Before Lakers owner Jerry Buss stepped onto a plane for a vacation in China, he spent some time on the phone with his franchise player.
It was Day 6 of the ever-evolving Kobe Bryant ordeal, time for the Buss family patriarch to try to patch the holes that had been created.
"I talked with Kobe this morning and assured him that I share his frustration and, more importantly, I assured him that we will continue to pursue every avenue possible to improve our team with him as the cornerstone," Buss said in a statement released by the team.
"I told him that we will keep him apprised of our progress and we agreed that we will talk again in the very near future."
In other words, Bryant's not going anywhere, even if things are still unsteady when Buss returns from a three-week vacation that begins in Shanghai.
Bryant, increasingly frustrated with the direction of the team, said during a radio binge Wednesday that he wanted to be traded. He still has four years and $88.6 million left on his contract, but he can void the deal in two years.
Independent of his main complaint that more talent is needed on the roster, the Lakers had already begun canvassing the league to see who is and isn't available for trades. Teams that are eliminated from the playoffs can trade with each other, of which 27 of 30 currently fit the profile.
The Lakers had an exploratory talk with the Indiana Pacers about six-time All-Star forward-center Jermaine O'Neal, although nothing was accomplished. The Lakers have not spoken with New Jersey about Jason Kidd and are not expected to resurrect the lukewarm conversations they had with the Nets before the trade deadline in February. Minnesota forward Kevin Garnett is still considered to be the longest of all longshots.
The bulk of the Lakers' front office was in Orlando, Fla., for the pre-draft camp, where General Manager Mitch Kupchak's cellphone was ringing continually, with questions from league personnel all sounding the same: Was Bryant \o7really\f7 serious about wanting to be traded?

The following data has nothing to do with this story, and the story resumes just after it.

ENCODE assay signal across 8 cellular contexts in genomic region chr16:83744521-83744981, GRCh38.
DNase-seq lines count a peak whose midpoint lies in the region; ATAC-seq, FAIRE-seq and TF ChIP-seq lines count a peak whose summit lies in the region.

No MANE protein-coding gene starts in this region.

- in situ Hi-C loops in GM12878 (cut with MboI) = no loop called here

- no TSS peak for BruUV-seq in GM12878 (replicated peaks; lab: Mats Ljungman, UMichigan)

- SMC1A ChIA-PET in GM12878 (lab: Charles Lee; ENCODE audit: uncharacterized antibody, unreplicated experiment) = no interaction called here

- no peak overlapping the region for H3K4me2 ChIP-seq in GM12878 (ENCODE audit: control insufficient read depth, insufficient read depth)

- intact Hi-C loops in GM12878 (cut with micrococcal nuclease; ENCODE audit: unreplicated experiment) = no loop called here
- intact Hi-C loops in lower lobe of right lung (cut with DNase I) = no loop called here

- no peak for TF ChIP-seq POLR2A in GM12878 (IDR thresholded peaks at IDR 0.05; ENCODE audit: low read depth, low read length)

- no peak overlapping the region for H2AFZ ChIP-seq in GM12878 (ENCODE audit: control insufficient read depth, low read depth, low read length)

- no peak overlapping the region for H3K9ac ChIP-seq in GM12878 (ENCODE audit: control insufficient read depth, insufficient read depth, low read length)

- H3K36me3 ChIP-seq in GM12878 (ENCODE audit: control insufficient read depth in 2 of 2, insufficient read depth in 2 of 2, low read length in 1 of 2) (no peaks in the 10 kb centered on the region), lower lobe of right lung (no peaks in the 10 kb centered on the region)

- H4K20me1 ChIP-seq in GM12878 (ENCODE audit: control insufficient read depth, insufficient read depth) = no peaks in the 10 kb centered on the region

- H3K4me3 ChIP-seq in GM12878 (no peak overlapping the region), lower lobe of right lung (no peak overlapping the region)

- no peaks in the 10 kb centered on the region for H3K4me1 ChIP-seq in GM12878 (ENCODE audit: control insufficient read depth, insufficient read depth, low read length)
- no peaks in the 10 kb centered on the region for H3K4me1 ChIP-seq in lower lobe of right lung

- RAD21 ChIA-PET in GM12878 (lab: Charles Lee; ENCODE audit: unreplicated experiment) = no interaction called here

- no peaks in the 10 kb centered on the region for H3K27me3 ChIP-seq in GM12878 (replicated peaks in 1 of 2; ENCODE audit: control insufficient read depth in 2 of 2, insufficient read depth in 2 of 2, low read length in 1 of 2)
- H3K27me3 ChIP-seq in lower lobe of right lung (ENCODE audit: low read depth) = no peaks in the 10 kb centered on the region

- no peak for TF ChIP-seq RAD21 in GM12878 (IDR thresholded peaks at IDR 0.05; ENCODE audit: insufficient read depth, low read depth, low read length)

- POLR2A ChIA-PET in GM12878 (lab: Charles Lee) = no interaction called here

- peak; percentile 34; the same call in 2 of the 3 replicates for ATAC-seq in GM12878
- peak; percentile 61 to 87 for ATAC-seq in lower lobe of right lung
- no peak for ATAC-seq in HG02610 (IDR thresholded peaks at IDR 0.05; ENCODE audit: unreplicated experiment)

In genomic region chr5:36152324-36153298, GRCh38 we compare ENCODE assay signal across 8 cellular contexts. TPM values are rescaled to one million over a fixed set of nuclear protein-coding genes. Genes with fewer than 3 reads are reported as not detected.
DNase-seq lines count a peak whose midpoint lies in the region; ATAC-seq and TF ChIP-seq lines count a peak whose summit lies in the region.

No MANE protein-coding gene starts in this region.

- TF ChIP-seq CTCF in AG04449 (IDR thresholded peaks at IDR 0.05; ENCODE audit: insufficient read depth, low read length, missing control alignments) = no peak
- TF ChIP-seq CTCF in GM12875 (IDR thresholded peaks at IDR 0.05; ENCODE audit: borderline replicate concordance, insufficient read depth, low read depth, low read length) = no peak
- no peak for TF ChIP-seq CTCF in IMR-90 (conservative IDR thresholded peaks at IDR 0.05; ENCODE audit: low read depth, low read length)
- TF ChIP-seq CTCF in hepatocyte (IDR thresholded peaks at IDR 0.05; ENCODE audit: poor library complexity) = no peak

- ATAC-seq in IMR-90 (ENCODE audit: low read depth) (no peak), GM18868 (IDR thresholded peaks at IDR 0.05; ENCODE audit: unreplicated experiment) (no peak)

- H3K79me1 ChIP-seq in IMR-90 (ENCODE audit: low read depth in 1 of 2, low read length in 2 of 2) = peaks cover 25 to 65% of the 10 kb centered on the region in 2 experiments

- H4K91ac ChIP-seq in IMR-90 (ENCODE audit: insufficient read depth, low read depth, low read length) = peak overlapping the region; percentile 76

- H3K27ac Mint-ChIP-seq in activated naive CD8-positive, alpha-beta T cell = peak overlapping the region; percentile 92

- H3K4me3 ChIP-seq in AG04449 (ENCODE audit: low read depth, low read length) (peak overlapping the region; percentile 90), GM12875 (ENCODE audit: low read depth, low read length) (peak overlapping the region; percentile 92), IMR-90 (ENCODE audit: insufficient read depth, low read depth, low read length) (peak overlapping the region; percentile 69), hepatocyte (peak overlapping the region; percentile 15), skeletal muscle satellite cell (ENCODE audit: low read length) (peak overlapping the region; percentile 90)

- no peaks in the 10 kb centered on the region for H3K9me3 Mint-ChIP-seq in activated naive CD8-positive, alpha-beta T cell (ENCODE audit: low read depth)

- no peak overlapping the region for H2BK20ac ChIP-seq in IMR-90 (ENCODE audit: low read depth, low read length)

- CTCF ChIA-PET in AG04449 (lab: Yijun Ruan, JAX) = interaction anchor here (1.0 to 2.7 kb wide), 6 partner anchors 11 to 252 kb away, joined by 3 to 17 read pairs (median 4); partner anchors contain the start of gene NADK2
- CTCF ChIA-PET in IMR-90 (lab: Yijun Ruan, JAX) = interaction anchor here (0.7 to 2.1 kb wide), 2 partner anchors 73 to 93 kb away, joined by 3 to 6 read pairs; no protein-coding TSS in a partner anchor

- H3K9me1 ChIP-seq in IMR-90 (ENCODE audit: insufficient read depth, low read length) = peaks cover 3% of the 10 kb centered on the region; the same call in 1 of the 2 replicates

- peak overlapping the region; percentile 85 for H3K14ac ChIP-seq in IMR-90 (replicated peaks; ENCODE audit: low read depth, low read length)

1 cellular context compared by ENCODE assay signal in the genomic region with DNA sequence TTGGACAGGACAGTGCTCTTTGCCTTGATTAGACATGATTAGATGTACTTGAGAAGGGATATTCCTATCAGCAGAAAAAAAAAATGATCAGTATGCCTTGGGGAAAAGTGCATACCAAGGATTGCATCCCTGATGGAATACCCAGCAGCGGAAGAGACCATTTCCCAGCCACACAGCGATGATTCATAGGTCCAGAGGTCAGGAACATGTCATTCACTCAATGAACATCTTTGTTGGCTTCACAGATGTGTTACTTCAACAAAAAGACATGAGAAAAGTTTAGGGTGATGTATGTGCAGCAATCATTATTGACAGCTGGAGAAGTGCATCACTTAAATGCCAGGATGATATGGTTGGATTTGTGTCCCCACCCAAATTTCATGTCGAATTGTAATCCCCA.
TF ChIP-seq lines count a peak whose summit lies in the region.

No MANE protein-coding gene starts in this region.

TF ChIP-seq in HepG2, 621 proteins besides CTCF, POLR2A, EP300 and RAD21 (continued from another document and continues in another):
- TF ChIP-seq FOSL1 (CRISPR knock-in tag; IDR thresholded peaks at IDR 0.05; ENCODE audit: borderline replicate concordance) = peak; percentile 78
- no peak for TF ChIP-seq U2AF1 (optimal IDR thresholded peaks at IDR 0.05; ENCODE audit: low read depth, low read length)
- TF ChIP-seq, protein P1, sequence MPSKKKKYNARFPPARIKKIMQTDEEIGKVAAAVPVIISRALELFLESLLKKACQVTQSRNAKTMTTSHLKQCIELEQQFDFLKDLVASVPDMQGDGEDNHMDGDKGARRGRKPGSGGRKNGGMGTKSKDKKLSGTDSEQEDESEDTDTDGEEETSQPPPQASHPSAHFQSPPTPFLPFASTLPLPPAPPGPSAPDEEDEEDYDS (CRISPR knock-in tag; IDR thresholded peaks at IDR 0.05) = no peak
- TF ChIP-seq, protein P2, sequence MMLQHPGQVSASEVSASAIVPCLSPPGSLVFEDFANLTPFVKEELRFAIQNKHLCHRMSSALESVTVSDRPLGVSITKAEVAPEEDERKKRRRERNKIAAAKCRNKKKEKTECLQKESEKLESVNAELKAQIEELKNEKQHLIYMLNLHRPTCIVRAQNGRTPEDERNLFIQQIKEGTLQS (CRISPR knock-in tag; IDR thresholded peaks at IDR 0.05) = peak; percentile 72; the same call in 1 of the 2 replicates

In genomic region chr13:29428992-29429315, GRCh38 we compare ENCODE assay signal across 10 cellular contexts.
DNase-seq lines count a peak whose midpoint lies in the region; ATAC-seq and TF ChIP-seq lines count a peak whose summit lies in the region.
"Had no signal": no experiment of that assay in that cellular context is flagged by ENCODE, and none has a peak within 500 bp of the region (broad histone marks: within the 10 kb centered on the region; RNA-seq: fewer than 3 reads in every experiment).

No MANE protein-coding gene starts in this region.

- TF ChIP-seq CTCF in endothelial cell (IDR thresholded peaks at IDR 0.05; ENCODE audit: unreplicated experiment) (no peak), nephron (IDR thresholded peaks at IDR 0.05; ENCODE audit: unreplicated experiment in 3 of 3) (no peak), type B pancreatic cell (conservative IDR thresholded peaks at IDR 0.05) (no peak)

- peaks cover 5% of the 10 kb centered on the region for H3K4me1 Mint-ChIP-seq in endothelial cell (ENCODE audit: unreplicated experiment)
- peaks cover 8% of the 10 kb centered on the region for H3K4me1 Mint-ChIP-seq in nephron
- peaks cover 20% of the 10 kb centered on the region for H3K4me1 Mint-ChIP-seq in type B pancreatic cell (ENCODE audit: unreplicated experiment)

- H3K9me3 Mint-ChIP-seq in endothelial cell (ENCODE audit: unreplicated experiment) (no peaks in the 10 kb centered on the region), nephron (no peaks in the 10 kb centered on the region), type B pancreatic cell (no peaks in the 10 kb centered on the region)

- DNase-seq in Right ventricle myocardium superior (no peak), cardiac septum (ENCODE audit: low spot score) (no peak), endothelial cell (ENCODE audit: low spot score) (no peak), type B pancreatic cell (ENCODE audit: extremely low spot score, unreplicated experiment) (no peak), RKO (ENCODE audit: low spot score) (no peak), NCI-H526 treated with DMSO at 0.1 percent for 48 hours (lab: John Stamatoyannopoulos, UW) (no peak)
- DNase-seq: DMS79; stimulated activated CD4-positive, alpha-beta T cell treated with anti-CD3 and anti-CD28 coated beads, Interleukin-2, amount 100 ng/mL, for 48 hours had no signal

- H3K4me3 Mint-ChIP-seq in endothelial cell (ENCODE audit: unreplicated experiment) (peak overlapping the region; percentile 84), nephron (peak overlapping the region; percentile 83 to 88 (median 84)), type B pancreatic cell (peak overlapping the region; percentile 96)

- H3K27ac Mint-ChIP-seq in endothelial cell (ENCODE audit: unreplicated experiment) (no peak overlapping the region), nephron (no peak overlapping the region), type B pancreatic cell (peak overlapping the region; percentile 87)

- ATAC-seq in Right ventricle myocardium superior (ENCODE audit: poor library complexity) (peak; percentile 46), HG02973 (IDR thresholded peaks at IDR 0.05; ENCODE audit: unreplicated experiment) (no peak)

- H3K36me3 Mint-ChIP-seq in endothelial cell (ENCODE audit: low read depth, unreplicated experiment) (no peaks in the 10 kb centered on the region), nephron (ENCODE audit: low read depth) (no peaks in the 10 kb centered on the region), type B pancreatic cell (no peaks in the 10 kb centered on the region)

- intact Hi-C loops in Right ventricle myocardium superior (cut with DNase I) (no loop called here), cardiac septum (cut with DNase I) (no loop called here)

Back home in El Segundo, the Lakers' offices continued to get flooded with e-mails and phone calls. Since Bryant began his trade demands, 500 e-mails have been received from season-ticket holders and 90% have been in favor of keeping him.
The Lakers have tried to keep season-ticket holders in the loop with daily e-mails that included Buss' statements, and they have reached out to some corporate sponsors and high-profile business partners with a simple message: We're not trading Kobe.
The organization realizes it has the most dynamic player in the league. His departure could create a ripple effect, including lower TV ratings and a decrease in attendance.
Lakers season-ticket holders renewed at a 97% rate before the 2006-07 season, an astounding number that would be tough to match next season if Bryant left. Furthermore, Bryant had the league's top-selling jersey this season and remained one of the top draws on the road.
It made Buss' Thursday morning conversation with Bryant that much more important.
As Bryant began to get more and more dissatisfied over the last week, Buss managed to keep his emotions out of the equation, living up to his reputation as a savvy poker player. During the conversation, Buss didn't reveal any imminent acquisitions for the Lakers, perhaps a sticking point with the nine-time All-Star, who was not available for comment after he spoke with Buss.
On the other hand, the fact that Buss didn't order the front office to begin shopping Bryant after the meeting was an indicator that the conversation itself wasn't ruinous.
This week obviously hasn't been easy for Buss or Bryant. Neither has the month of May, which began with another failed attempt to get out of the first round of the playoffs. The Lakers haven't played into mid-June since advancing to the Finals in 2004.
"Dr. Buss wants to win because his summers have been messed up, too," said Magic Johnson, who won five championships with the Lakers as a player and is now a minority owner. "I can understand why Kobe's frustrated. I love the kid. He is the ultimate competitor. He's the one kid in this league who really wants to win every game, every championship."